But the expectations were decidedly too high – given the uncertain situation of the motorcycle market in general and the motorcycle division in Munich in particular. And not because the developers were asleep, but because they were waging a struggle for the survival of the white-blue two-wheelers, which was not lost thanks to exports and international government contracts alone. Considerations to stop motorcycle production came from the highest level in the group. A few enthusiasts such as test leader Hans Günther von der Marwitz or the technical director of BMW, Helmut Werner Bönsch, an ardent proponent of the two-wheeler idea, were pretty much alone in-house and fought with great commitment to ensure the continued existence of the once glorious motorcycle production. In some cases, new ideas were developed in the quiet room of the test department, which those responsible initially had no idea of. As early as 1963, the first test vehicle of the internally named 246 project with a completely redesigned chassis and R 69 S engine was created, which made its first public appearance almost incognito in 1964 during a two-day off-road trip in Eschwege.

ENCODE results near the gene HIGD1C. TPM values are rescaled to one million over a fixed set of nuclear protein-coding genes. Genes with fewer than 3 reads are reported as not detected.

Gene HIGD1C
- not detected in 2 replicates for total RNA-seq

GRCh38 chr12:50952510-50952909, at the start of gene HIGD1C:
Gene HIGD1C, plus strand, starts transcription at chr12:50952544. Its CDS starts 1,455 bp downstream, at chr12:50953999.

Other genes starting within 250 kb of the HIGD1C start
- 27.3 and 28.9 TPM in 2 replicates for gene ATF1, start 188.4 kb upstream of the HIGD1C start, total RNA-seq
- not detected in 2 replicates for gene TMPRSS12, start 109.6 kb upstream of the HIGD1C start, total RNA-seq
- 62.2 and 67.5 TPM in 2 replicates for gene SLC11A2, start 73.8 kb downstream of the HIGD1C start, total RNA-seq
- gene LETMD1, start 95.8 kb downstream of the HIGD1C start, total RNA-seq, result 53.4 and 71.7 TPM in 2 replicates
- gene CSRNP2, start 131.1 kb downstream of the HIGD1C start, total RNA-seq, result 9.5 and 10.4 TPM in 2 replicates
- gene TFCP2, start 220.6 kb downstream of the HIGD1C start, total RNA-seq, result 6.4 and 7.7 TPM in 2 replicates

In view of the critical situation on the motorcycle market – BMW only sold 723 motorcycles in Germany in 1968 – the presentation of the new series in autumn 1969 with the models R 50/5, R 60/5 and R 75/5 represented a minor sensation, too when the technology turned out to be rather conservative compared to the competition. The increased output of the top model R 75/5 compared to the R 69 S resulted primarily from the increase in displacement to 750 cm³. With 50 hp at 6200 rpm, it was in the lower range in an international comparison of the new models.